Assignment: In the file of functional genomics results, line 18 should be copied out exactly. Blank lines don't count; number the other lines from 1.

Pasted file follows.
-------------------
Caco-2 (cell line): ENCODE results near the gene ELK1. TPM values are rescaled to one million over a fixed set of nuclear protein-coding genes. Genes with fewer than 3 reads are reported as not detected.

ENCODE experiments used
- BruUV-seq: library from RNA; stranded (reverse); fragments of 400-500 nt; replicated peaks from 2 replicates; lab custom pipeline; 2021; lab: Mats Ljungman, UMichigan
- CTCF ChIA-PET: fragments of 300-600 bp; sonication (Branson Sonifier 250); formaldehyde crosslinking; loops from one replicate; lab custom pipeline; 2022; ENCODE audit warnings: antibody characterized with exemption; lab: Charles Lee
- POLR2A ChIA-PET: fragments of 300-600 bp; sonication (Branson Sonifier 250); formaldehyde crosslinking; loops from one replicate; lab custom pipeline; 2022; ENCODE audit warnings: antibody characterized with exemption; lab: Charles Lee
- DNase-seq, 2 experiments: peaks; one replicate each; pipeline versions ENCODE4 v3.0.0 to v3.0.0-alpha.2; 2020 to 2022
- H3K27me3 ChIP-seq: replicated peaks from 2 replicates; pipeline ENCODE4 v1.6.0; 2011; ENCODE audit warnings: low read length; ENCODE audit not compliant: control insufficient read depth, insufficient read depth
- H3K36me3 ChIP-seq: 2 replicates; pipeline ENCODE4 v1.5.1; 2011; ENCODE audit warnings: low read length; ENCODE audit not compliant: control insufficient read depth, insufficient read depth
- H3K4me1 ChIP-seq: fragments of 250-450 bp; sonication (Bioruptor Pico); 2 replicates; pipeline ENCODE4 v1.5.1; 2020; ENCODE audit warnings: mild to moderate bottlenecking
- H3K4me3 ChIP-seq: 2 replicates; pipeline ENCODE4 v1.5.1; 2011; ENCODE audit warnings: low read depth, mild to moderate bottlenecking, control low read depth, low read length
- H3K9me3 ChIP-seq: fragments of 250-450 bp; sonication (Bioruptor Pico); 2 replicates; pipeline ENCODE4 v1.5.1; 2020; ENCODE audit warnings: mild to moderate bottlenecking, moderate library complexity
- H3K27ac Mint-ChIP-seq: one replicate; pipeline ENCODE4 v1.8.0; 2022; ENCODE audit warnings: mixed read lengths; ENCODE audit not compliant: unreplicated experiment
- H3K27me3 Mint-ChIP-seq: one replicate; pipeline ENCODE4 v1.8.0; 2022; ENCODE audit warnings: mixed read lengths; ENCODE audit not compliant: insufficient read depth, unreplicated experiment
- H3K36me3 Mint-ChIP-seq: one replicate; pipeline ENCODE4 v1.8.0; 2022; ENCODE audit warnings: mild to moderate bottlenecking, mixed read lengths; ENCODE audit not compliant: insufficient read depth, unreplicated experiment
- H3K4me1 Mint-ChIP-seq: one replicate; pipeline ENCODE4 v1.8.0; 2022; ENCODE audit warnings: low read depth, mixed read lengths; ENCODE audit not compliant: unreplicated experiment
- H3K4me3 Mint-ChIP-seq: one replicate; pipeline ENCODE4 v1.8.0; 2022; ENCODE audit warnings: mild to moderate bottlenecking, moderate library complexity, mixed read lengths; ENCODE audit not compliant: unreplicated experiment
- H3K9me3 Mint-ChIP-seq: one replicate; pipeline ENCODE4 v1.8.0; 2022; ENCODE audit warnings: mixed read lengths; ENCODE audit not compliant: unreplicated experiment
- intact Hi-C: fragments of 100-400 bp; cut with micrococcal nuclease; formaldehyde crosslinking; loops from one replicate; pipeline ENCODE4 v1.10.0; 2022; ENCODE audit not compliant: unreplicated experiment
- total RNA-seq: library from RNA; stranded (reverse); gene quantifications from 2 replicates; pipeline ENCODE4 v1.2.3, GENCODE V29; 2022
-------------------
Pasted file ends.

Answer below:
- intact Hi-C: fragments of 100-400 bp; cut with micrococcal nuclease; formaldehyde crosslinking; loops from one replicate; pipeline ENCODE4 v1.10.0; 2022; ENCODE audit not compliant: unreplicated experiment